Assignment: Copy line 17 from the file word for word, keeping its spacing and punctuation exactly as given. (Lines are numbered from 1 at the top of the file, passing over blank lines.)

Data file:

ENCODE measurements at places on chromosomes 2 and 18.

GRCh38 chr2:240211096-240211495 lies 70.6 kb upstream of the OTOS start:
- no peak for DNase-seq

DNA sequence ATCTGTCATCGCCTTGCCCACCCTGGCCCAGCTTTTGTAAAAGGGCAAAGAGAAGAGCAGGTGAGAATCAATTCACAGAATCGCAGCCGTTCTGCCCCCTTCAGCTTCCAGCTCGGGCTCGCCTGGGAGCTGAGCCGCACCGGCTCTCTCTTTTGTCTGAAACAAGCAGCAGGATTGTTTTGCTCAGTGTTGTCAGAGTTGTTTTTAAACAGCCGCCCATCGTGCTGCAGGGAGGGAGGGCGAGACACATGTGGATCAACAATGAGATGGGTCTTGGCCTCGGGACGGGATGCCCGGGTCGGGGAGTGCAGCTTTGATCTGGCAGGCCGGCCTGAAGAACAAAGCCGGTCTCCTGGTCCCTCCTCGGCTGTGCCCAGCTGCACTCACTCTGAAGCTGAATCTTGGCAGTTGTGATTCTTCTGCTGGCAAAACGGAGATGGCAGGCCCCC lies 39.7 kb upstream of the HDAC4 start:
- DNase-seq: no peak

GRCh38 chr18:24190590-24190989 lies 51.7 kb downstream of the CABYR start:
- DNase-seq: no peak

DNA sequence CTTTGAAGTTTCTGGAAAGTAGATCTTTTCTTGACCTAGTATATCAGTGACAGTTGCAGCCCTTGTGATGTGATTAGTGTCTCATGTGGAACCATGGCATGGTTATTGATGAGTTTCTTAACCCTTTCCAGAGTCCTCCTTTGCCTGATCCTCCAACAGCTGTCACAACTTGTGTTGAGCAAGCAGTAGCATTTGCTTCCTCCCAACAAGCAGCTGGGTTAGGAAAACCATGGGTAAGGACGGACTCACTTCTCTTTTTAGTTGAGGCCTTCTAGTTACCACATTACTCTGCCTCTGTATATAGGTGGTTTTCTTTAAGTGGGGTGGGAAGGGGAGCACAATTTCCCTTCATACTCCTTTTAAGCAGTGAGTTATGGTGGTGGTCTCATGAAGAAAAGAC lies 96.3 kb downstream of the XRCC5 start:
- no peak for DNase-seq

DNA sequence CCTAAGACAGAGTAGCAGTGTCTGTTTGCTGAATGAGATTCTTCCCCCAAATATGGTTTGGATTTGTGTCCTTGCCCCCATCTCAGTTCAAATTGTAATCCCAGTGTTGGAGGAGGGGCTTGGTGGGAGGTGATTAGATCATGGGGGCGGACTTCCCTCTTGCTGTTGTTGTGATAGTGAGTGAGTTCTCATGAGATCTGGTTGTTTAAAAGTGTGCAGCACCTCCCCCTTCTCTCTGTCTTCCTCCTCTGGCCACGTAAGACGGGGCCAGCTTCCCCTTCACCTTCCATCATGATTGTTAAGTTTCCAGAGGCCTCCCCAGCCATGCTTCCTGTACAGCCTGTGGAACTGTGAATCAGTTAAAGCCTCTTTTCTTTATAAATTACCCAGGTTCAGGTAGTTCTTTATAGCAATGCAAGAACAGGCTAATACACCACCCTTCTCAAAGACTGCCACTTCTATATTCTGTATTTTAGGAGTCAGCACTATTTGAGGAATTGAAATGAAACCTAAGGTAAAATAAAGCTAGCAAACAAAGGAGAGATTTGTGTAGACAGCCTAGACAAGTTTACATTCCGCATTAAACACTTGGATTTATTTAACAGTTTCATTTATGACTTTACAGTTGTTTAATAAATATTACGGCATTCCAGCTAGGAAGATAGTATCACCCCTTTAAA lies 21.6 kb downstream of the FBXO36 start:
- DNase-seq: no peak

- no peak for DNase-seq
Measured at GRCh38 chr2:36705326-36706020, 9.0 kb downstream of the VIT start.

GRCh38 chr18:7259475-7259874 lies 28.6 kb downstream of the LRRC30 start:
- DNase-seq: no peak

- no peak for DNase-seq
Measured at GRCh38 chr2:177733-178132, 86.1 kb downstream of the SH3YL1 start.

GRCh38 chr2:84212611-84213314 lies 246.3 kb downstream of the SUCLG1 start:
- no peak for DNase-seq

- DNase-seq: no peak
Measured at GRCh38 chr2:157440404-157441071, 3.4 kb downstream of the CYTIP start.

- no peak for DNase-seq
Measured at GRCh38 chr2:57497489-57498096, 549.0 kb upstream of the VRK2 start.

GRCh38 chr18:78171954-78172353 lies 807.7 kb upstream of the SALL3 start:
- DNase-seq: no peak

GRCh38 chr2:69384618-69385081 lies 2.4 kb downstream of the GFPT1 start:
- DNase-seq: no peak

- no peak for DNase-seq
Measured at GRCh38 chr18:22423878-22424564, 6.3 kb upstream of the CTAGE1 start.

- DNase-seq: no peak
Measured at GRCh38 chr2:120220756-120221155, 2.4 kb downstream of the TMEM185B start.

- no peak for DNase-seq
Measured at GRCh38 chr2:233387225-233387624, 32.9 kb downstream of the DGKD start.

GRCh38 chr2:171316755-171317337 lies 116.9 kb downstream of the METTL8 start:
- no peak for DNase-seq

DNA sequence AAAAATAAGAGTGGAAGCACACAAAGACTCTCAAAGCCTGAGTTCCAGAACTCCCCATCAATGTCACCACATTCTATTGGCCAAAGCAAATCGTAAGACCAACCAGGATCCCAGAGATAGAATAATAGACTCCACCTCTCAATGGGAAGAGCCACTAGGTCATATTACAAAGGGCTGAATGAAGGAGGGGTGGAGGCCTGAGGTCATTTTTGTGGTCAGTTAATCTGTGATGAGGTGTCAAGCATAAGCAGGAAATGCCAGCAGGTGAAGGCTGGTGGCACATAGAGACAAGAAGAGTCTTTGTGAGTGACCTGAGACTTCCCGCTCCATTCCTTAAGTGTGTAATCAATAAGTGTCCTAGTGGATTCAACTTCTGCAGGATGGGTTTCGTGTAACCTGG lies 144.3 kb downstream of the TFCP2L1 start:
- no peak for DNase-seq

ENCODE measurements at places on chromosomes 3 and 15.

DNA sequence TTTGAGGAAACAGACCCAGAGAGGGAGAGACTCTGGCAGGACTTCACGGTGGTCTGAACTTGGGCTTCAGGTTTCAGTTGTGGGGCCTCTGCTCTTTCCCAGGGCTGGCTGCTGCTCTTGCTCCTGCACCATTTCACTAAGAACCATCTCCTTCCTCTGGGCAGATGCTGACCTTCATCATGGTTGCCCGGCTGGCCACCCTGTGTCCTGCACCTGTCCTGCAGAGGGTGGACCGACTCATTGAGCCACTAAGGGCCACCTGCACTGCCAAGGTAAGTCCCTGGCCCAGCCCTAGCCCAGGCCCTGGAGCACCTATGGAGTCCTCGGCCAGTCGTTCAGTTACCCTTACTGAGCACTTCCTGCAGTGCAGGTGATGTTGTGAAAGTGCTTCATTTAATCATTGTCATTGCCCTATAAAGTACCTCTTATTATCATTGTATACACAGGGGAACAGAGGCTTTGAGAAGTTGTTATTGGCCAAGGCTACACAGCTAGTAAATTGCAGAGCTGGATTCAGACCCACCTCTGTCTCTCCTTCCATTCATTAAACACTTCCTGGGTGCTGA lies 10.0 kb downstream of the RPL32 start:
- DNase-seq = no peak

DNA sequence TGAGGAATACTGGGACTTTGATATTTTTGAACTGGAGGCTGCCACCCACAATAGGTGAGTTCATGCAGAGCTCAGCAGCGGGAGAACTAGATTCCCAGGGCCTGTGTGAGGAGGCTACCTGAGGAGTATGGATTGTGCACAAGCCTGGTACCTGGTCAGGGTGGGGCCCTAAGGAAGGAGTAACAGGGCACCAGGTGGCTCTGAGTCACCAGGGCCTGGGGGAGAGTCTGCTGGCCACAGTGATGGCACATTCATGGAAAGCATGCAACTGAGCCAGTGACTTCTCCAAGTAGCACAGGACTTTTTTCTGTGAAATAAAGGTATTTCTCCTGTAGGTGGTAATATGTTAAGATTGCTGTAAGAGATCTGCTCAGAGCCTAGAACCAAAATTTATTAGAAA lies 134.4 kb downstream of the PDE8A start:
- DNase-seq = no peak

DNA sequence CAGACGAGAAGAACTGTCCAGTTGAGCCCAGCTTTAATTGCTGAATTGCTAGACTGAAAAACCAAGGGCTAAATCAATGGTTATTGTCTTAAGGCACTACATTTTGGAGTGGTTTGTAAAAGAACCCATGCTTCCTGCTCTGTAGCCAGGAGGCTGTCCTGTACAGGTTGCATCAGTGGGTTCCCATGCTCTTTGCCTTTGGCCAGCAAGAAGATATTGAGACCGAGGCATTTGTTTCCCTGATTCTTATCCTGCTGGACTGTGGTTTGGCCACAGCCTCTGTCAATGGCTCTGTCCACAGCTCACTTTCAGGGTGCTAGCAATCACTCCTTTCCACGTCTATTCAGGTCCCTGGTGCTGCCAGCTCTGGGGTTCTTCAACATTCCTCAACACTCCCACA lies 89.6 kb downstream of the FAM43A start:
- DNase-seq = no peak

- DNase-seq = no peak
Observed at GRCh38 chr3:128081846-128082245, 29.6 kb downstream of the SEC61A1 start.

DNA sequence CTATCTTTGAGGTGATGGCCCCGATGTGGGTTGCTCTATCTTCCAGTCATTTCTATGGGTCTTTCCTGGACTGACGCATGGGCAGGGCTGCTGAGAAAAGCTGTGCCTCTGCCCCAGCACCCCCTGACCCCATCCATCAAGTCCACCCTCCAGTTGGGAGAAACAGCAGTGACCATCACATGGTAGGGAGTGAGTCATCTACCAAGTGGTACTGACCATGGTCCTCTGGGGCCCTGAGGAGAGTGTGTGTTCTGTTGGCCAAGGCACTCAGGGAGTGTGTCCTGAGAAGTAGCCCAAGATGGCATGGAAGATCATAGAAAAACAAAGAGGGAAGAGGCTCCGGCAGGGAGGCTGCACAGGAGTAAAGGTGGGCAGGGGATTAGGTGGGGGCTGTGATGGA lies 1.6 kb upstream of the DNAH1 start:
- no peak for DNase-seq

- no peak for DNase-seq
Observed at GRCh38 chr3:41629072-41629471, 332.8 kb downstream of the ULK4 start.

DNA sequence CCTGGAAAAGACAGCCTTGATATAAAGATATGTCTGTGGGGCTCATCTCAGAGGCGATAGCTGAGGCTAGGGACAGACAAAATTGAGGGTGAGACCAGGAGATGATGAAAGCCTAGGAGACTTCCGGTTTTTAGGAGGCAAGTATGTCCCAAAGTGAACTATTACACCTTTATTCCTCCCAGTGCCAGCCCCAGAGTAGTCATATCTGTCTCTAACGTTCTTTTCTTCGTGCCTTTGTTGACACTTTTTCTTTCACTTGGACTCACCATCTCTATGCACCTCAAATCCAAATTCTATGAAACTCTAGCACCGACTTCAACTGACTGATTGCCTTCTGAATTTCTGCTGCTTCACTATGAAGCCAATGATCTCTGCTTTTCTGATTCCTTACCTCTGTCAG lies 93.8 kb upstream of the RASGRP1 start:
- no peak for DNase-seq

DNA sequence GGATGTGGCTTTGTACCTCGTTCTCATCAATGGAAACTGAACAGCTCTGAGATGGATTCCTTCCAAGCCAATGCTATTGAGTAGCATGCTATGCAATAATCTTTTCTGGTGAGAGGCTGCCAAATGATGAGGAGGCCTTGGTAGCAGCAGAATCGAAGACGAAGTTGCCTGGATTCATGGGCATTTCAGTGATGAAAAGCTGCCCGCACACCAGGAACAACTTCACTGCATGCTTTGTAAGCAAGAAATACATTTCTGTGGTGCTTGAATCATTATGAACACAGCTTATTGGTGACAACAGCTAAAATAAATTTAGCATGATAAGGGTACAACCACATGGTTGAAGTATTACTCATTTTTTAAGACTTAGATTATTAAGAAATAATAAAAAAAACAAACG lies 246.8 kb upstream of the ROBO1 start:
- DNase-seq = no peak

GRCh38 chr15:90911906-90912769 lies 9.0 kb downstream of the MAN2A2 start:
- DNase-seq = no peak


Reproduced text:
Measured at GRCh38 chr2:177733-178132, 86.1 kb downstream of the SH3YL1 start.